Non-cell-autonomous RNA interference in mammalian cells: Implications for in vivo cell-based RNAi delivery

Review Article

J RNAi Gene Silencing (2011), 7, 456-463

doi: jrgsxx

Published online: 01 December 2011

Full Text: (pdf ~436kb)

Non-cell-autonomous RNA interference in mammalian cells: Implications for in vivo cell-based RNAi delivery

Hannah C Cohen and May P Xiong *

Pharmaceutical Sciences Division, University of Wisconsin-Madison, 777 Highland Avenue, Madison, WI 53705, USA

*Correspondence toMay Xiong, Email:, Tel: +608 890 0699. Fax: +608 262 5345

Received: 18 October 2011, Revised: 01 November 2011, Accepted: 09 November 2011



RNA interference (RNAi) is a post-transcriptional pathway in which double-stranded RNA (dsRNA) triggers the degradation of complementary mRNA in the cytoplasm of eukaryotic cells. In plants and in some animals, including Caenorhabditis elegans, initiation of RNAi in one cell can lead to sequence-specific RNA silencing in another cell, a phenomenon referred to as non-cell-autonomous RNAi. Until recently, this phenomenon had not been observed in mammalian cells. Here, we review emerging data demonstrating that non-cell-autonomous RNAi occurs in cultured mammalian cells. We discuss possible mechanisms for the transfer of RNAi between mammalian cells and highlight the implications of this phenomenon for the development of in vivo cell-based RNAi delivery.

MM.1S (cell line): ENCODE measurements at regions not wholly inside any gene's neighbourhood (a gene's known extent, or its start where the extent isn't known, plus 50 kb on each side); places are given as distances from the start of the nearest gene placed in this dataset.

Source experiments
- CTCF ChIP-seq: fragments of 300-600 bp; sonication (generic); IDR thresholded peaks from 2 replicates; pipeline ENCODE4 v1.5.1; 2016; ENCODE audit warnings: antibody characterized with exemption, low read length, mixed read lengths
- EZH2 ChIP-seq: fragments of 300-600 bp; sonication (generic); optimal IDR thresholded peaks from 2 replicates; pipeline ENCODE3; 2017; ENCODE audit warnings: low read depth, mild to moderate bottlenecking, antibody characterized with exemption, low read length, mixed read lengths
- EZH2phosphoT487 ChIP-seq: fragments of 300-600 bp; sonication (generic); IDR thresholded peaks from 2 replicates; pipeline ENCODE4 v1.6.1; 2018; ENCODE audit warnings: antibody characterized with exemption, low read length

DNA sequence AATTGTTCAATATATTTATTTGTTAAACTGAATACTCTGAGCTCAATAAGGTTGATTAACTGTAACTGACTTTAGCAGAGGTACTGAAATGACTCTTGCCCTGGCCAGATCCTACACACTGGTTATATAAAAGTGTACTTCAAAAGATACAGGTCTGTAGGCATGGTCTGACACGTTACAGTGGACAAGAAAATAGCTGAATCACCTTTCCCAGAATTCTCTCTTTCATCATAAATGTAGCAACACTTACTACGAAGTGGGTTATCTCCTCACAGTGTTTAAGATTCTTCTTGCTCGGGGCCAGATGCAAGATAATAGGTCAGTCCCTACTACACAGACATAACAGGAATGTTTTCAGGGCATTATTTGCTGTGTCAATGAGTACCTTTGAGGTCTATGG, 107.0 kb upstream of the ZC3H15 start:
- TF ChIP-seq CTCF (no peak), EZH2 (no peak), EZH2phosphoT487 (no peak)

KEYWORDS: RNAi, siRNA, miRNA, non-cell-autonomous RNAi, systemic RNAi, RNAi delivery, cell-based delivery


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